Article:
Weak investment, trade drive second quarter contraction in German economy

BERLIN Mon Sep 1, 2014 6:08am EDT

Newly manufactured Ford Fiesta cars are seen on the deck of the car transport ship ''Tossa'' as it travels along the Rhine, from a Ford plant in the German city of Cologne to the Dutch seaport of Vlissingen, close to Nimwegen in the Netherlands September 13, 2013.  REUTERS/Wolfgang Rattay

Newly manufactured Ford Fiesta cars are seen on the deck of the car transport ship ''Tossa'' as it travels along the Rhine, from a Ford plant in the German city of Cologne to the Dutch seaport of Vlissingen, close to Nimwegen in the Netherlands September 13, 2013.

Credit: Reuters/Wolfgang Rattay

Related Topics

BERLIN (Reuters) - Weak investment spending and slow trade led Germany to contract for the first time in over a year in the second quarter, data showed, suggesting Europe's largest economy is running out of steam just as the impact of the crisis in Ukraine starts to bite.

Germany's Federal Statistics Office confirmed on Monday an earlier estimate showing a 0.2 percent contraction in seasonally-adjusted gross domestic product (GDP) on the quarter.

The disappointing performance of an economy once considered the last bastion of growth in a sickly euro zone echoed the region's second and third largest economies, France and Italy, which respectively stagnated and fell back into recession over the same period.

"The second-quarter contraction was a reaction to the strong first quarter so I think we'll return to moderate positive growth in the third ... but there's no shortage of uncertainty factors at the moment," said Thilo Heidrich, an economist at Postbank, referring to the standoff between Moscow and the West over Ukraine and the crisis in Iraq.

Gross capital investment in Germany fell by 2.3 percent and construction investment dropped by 4.2 percent, in part due to a mild winter which boosted building activity in the first quarter.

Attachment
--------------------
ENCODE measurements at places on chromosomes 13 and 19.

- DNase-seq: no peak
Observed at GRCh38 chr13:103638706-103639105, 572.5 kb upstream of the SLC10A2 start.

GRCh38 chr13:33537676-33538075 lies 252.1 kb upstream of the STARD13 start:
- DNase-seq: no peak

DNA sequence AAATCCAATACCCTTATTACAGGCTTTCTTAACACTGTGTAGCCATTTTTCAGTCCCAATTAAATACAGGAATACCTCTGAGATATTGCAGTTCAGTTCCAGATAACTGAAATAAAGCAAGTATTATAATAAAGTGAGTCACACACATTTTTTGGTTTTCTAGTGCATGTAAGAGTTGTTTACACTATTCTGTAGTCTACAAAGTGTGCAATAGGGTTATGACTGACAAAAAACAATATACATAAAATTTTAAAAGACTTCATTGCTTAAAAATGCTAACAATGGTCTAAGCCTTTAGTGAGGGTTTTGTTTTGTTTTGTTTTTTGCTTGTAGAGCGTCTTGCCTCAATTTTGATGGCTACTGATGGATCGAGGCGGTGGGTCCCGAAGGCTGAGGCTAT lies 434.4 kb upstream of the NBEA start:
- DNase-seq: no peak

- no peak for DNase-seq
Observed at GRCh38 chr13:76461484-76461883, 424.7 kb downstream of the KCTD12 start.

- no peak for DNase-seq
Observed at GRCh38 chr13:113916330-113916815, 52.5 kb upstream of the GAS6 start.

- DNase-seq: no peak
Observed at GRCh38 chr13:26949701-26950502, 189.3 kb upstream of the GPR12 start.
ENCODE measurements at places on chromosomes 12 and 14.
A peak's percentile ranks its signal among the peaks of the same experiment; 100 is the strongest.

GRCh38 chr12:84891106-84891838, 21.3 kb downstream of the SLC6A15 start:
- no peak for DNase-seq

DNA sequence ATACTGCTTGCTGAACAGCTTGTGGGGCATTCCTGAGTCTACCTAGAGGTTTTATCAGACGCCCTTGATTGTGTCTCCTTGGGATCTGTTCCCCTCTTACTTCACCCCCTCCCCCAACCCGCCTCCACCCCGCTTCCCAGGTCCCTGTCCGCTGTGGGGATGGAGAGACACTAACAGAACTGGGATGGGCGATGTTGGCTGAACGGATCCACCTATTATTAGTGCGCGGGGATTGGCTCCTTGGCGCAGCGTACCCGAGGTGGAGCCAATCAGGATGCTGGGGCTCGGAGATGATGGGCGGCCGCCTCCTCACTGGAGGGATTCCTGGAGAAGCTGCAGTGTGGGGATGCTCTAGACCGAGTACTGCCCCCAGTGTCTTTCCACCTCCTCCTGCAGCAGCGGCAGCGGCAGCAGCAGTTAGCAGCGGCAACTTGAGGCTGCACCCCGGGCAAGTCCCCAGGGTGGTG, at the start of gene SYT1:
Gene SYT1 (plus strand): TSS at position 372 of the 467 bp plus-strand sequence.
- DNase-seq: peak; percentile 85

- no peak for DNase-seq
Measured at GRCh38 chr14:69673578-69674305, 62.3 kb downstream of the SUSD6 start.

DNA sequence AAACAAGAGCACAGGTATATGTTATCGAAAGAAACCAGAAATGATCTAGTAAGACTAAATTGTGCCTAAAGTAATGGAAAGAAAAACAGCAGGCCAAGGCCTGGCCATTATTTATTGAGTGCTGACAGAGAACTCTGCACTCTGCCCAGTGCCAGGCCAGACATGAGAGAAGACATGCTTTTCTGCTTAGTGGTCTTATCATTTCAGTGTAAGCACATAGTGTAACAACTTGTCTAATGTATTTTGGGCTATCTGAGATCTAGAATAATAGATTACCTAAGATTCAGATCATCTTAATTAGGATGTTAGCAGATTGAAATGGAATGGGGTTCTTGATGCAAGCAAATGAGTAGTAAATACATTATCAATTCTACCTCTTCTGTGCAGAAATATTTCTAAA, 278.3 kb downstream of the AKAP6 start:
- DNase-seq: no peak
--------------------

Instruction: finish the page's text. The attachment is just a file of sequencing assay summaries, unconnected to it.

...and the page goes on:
Heidrich said a 0.4 percent drop in plant and equipment spending could be partly due to the Ukraine crisis and sanctions against Russia.

Foreign trade, traditionally the driver of German economic growth, subtracted 0.2 percentage points from growth while private consumption and inventories made a positive contribution.

"The domestic economy will be responsible for growth this year and it's possible that exports will suffer a bit more due to the Ukraine crisis and trade sanctions," said Heidrich.

The finance ministry has partly blamed the second-quarter contraction on the Ukraine crisis and sanctions against Russia.

Economy Minister Sigmar Gabriel has said GDP will probably increase in the remainder of 2014.[ID:nL5N0QR3L4]

But some economists expect the second-quarter weakness to carry through into the third quarter, with the Ifo institute estimating growth will be "close to zero" in the third quarter while the DIW institute has warned of the danger of recession.

Recent data has been mixed, with business and investor morale souring while industrial orders have tumbled and joblessness has risen. Exports and output have, however, risen modestly.

(Reporting by Michelle Martin; Editing by Noah Barkin and John Stonestreet)

FILED UNDER:

Recommended Newsletters

Reuters U.S. Top News
A quick-fix on the day's news published with Reuters videos and award-winning news photography and delivered at your choice of one of four times during the day.
Reuters Deals Today
The latest Reuters articles on M&A, IPOs, private equity, hedge funds and regulatory updates delivered to your inbox each day.
Reuters Technology Report
Your daily briefing on the latest tech developments from around the world from Reuters expert tech correspondents.